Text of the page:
This idea became key for Maclean, as he shifted towards the belief that national feeling can and must be used as a recruiting sergeant for communism. Maclean believed that this new nationalist stance was in line with the views of Lenin, understanding through the call for the Third International that the Bolsheviks intended to build world Bolshevism by building national communist parties. The experience of the rebellion in Ireland encouraged him to believe that left-wing politics and anti-imperialism could be combined in a national struggle leading to a socialist revolution.

This was particularly important given Scotland’s place in the British Empire. Lenin had written in 1916 that the very concept of peace under imperialism was a “petty bourgeois” delusion, and that empire inevitably meant constant war and oppression. Maclean found himself the preeminent revolutionary in the city that was at the heart of the British imperial war machine; Glasgow constructed the ships, tanks, and munitions that were fighting on the side of reaction and domination in Ireland, Egypt, and White Russia. He thus came to see the Scottish national struggle against the British as the clearest road to aiding the workers of the world. He wrote:

I hold that the British Empire is the greatest menace to the human race …. The best interests of humanity can therefore be served by the break-up of the British Empire. The Irish, the Indians and others are playing their part. Why ought not the Scottish?

With this ideological step towards Scottish nationalism, Maclean broke with British socialism and British communism and marked a division that still stands today. His political views became increasingly at odds with his party as it began to form the Communist Party of Great Britain (CPGB).

The leadership of the CPGB and the Comintern did not sanction a distinct Scottish communism, and by early 1920 Maclean was extremely eager to visit Russia in search of Soviet approval for a Scottish Communist Party. His application was repeatedly denied by the British government. If he had made it to Russia, Lenin might have convinced him of the need for a British Communist Party and the importance of a presence in Westminster. Or, had Lenin spoken directly with Maclean, he might have come to understand the Marxist and Leninist underpinning of Maclean’s own push for a Scottish Communist Party.

Lenin personally requested that Maclean visit Moscow and take a greater role in uniting the different communist groupings. However, Maclean remained unable to travel, and unwilling to join the CPGB which he saw as in thrall to Russian money and to tactics that he believed were a misjudgment of the revolutionary potential in England and did not give due weight to the situation in Ireland or Scotland.

Maclean wrote to Lenin on the eve of the Communist Party of Great Britain’s formation in 1921,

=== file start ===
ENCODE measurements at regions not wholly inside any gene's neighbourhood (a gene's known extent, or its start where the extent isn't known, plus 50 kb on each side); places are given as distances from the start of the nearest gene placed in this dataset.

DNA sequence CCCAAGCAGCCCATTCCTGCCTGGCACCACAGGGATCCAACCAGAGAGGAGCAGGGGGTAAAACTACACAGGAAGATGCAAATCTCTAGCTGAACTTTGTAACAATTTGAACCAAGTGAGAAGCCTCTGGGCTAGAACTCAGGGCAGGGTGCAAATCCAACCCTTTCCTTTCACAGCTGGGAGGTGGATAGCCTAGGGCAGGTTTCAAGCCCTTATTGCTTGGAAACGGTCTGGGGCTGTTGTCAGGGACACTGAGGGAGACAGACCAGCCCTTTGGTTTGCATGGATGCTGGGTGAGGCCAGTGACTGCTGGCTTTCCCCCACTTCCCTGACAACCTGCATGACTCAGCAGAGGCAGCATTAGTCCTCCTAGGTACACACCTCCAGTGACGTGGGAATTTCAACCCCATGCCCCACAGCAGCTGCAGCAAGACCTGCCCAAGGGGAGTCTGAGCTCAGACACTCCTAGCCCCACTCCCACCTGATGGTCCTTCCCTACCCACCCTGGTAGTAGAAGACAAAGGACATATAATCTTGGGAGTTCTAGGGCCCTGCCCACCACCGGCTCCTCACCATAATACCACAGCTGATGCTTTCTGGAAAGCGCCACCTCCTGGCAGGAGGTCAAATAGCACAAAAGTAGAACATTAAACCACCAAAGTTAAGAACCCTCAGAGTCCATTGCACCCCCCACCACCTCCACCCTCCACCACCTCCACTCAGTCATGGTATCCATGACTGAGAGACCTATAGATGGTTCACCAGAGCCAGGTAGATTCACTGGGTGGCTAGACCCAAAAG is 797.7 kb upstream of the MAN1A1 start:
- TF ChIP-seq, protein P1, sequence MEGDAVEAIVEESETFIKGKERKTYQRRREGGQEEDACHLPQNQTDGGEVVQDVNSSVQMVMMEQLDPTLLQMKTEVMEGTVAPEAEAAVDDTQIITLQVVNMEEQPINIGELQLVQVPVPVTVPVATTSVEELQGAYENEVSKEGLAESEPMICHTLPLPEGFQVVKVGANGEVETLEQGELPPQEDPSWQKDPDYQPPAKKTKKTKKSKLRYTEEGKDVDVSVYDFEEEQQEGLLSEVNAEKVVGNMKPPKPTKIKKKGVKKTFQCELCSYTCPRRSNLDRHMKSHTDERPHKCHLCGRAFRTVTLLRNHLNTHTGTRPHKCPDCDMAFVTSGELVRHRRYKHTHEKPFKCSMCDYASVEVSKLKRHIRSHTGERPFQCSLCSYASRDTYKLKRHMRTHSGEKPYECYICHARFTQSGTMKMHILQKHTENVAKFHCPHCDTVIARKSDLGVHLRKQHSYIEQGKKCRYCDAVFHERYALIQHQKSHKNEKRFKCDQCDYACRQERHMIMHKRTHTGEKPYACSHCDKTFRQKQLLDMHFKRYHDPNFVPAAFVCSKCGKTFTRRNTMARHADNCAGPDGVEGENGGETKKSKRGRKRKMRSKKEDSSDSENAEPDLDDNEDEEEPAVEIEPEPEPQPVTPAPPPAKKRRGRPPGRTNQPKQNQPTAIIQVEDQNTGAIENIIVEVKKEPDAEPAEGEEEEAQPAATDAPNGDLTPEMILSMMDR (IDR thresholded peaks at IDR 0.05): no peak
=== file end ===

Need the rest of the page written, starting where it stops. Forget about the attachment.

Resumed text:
A conference is being held today … to form a united Communist Party as the British section of the Third International … we learn that you are asked to believe that large numbers of workers are organised on a workshop basis ready for the signal of revolution …. That is a black lie …. No industrial movement of a radical character is possible at present outside the ranks of the miners …

Maclean’s bleak assessment was that the revolutionary moment that had followed the Great War had passed, and he believed that key figures in the CPGB were deliberately misleading Lenin in order to secure their own power within the Party.

He continued:

… I am still carrying on, although betrayed, not by the workers, but by so-called “comrades” …

As more and more are thrown idle and begin to starve … sooner or later, a mass movement, vaster and bolder than ever before, is bound to show itself. The situation becomes all the more serious, since many wage-slaves here are Irishmen, whose country is being more and more cunningly and cruelly tortured. The rightful racial and class hatred of these men is going to make for an avalanche of opinion and feeling that are bound, sooner or later, to break through the bonds of English capitalism.

Maclean’s loyalty gave him hope that Lenin would come to understand the true political situation; and he made it clear that he himself remained very much within the Third International. But in the final paragraphs of the letter we see the new color of Maclean’s politics, with Scotland and Ireland assuming far greater importance against the “rightful racial and class hatred” of “English Capitalism.”

Nationalist sentiment was suddenly placed on a level with class politics. Whilst this nationalism was still wholly combined with Marxism, this approach was indicative of Maclean’s new willingness to see the class struggle through the lens of two opposing “Celtic” and “English” races.